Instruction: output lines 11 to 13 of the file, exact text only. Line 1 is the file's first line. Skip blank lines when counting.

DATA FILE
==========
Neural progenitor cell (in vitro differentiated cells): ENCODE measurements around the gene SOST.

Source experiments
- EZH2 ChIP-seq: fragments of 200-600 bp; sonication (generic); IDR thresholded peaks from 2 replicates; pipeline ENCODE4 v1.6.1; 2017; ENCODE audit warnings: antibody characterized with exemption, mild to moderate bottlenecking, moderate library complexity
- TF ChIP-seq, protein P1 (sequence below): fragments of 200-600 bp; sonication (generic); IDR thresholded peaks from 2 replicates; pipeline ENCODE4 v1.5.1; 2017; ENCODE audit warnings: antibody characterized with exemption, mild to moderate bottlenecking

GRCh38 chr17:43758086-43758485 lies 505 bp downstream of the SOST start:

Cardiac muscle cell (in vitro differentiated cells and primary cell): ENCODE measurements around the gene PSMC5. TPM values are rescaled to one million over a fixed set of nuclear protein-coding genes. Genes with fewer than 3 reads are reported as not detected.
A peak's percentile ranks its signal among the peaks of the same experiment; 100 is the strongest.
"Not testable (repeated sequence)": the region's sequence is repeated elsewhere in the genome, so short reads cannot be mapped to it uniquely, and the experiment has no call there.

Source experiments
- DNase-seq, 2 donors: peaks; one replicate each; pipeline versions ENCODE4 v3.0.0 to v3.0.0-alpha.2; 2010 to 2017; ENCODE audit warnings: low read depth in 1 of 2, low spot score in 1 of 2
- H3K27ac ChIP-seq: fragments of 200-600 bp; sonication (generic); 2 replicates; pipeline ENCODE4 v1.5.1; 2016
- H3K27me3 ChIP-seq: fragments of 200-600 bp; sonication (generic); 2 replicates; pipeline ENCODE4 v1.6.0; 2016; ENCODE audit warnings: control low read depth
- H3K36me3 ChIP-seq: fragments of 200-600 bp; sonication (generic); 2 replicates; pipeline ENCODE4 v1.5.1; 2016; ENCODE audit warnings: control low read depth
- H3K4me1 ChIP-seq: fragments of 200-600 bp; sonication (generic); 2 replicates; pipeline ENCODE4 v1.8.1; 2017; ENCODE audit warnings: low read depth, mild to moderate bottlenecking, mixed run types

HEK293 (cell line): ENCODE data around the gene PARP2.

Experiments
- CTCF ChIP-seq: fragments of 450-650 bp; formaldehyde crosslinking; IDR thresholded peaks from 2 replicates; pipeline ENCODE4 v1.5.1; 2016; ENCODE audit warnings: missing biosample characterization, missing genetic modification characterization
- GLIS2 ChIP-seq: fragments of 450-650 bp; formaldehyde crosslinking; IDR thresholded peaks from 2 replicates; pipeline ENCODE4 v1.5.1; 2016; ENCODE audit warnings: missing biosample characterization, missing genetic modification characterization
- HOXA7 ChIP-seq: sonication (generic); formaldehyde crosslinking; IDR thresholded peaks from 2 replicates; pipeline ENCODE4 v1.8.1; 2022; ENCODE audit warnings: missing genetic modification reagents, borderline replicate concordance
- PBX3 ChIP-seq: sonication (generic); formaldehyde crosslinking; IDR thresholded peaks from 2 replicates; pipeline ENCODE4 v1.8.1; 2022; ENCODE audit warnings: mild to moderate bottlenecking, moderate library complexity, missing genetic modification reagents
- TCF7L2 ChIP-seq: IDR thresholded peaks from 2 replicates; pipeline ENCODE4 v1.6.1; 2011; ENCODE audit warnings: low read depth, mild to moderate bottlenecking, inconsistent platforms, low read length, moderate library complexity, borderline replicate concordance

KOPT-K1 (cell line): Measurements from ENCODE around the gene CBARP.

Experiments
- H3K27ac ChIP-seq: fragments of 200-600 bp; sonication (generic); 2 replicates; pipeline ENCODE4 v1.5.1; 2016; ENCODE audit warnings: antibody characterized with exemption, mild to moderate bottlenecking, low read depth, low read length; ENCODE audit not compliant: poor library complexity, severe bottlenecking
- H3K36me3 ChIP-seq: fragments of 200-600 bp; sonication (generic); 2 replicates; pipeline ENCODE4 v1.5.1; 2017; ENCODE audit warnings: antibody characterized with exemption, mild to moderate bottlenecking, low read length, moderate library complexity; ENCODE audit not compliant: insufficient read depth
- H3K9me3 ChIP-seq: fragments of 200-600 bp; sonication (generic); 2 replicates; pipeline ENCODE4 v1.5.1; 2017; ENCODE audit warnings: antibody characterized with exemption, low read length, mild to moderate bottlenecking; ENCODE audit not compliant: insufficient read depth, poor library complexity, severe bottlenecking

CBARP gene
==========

- H3K27ac ChIP-seq: fragments of 200-600 bp; sonication (generic); 2 replicates; pipeline ENCODE4 v1.5.1; 2016
- H3K27me3 ChIP-seq: fragments of 200-600 bp; sonication (generic); 2 replicates; pipeline ENCODE4 v1.6.0; 2016; ENCODE audit warnings: control low read depth
- H3K36me3 ChIP-seq: fragments of 200-600 bp; sonication (generic); 2 replicates; pipeline ENCODE4 v1.5.1; 2016; ENCODE audit warnings: control low read depth